We are all familiar with the Vietnam War statistics, that nearly 60,000 men and women lost their lives in the battlefields of that country, that nearly one in every five of those combatants was a Hispanic soldier. Recognition of the Hispanic contribution to the Vietnam War would have taken nothing from the recognition given to other war heroes. Yet, not one, not one Garcia, Rodriguez, or Nuñez was mentioned in our local newspaper’s four pages of coverage.
This matters. What is reported in today’s press is significant because today’s newspaper article is tomorrow’s historical document. If today’s periodicals mention only the crimes Hispanics commit and the failures they experience, that is all that the world will know about us. If our deeds are not applauded, if our achievements are not celebrated, if our contribution to this nation is not lauded today, our grandchildren will have nothing to honor about us tomorrow.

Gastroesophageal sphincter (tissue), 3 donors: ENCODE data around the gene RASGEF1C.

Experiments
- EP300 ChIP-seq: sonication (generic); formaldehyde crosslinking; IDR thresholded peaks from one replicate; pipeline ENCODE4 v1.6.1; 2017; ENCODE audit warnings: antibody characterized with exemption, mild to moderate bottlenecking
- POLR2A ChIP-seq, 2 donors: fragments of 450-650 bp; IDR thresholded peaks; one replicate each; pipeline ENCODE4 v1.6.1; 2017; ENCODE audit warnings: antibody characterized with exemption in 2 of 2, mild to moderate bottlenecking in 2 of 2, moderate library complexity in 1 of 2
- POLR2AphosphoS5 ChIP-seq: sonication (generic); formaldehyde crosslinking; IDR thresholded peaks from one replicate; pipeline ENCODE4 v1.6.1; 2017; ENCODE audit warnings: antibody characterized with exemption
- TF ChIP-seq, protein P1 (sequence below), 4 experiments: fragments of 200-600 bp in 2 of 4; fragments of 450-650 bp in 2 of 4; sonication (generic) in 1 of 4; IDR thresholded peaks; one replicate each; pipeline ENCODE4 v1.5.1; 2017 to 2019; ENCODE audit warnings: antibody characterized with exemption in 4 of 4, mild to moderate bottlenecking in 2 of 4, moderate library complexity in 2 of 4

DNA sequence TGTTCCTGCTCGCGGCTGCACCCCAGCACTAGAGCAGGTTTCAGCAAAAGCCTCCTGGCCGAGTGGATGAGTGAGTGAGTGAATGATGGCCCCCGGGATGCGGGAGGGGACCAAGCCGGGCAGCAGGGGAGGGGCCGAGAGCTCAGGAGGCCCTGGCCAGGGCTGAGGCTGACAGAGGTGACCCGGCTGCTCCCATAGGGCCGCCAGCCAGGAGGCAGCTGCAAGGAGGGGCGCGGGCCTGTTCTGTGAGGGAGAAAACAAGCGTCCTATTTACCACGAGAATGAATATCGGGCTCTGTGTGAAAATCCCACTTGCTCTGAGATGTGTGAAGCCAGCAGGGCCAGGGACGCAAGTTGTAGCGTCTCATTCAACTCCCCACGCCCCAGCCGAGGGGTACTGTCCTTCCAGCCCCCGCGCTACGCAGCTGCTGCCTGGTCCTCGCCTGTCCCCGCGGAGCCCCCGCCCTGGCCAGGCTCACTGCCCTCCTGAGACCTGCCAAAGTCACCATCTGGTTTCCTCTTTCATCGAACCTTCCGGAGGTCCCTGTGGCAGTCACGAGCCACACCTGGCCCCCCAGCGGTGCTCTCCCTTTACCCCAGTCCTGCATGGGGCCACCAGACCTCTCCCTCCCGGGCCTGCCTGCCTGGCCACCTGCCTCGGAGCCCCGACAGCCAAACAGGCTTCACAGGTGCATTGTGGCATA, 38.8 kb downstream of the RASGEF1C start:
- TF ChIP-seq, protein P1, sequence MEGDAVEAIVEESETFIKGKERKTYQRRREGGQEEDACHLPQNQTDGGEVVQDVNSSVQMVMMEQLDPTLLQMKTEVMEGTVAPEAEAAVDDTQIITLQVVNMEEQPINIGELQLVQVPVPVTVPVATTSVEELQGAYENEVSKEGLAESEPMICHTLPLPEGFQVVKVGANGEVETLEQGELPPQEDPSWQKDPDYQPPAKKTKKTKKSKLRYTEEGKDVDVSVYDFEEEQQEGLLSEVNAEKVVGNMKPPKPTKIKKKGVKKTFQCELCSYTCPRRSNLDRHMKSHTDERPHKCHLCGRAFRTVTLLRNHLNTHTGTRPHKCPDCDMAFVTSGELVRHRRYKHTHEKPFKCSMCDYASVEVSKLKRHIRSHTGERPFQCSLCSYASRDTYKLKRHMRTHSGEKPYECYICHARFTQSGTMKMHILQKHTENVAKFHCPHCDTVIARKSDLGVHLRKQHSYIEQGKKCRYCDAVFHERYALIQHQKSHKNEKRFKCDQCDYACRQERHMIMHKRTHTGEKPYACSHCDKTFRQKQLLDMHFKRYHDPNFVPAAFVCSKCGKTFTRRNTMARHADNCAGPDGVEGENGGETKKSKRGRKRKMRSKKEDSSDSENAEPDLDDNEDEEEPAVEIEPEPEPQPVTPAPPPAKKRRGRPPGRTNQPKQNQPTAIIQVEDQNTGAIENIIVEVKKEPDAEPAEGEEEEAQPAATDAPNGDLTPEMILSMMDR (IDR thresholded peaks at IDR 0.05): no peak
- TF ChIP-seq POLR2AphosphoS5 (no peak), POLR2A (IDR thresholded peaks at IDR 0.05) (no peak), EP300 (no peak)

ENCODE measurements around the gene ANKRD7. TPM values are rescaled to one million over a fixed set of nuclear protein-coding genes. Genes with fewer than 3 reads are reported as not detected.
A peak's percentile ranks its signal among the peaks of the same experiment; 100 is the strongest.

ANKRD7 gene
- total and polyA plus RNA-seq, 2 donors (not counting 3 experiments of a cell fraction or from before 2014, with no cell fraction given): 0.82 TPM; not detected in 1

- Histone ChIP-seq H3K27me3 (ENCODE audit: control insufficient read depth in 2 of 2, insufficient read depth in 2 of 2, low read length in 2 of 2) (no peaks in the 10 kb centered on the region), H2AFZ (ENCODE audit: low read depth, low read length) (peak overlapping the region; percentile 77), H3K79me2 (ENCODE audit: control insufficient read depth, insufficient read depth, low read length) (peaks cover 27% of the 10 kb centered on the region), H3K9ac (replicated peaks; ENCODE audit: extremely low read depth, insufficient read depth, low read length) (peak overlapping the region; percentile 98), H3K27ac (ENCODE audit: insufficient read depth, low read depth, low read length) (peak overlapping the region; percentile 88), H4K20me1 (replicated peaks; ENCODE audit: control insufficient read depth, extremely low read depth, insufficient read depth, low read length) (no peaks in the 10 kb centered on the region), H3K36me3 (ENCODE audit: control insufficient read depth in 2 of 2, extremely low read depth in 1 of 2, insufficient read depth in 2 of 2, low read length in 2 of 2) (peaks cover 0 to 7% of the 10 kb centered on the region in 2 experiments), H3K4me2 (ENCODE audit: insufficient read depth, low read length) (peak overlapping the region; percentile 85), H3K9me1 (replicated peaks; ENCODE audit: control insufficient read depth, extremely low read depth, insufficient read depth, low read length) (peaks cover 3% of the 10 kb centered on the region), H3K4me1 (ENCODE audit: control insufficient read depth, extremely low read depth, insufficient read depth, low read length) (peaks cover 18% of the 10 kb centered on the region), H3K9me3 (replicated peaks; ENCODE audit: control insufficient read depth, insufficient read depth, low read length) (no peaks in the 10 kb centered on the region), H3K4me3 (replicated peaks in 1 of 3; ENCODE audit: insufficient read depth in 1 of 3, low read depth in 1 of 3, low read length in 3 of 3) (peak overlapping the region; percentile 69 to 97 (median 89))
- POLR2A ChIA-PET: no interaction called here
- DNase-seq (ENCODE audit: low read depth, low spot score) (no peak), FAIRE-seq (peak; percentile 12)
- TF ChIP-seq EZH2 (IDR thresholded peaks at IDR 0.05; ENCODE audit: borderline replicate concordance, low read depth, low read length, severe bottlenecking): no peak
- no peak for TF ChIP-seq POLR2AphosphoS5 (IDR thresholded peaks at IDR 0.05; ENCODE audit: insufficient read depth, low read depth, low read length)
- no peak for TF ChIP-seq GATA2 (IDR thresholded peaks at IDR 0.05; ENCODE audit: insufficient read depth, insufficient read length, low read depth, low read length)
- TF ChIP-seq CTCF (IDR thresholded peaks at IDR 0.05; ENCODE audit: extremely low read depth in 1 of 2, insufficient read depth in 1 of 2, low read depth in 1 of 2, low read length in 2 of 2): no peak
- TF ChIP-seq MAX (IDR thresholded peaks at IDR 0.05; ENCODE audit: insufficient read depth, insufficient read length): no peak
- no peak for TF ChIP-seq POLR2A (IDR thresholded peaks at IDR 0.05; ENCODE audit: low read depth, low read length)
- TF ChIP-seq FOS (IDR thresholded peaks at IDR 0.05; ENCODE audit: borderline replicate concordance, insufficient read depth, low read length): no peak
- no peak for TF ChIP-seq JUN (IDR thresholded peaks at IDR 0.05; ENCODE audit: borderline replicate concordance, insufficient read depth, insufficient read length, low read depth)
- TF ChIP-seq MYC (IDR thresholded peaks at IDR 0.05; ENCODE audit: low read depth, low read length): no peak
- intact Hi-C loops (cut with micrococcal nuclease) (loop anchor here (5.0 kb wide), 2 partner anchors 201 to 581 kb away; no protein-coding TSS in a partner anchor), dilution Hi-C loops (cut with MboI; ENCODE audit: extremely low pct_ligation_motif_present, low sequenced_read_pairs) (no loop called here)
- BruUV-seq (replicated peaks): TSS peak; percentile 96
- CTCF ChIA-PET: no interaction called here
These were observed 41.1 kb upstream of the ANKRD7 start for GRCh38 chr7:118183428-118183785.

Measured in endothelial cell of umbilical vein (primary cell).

We celebrate Cinco de Mayo because we have a need for heroes, not just because heroes do great and glorious things, but because we see them as people like us. In finding commonalties with them, we draw courage, inspiration, and a belief in ourselves as worthy human beings. So, we reach back a century and a half. We reach south 2,000 miles, south to the heroes of another nation, of another time. We connect to the weak and the brave in a place far away in a moment long ago, for we see in their struggle and in their victory something within us, the potential for victory against great odds, the potential to contribute historically, significantly to this nation.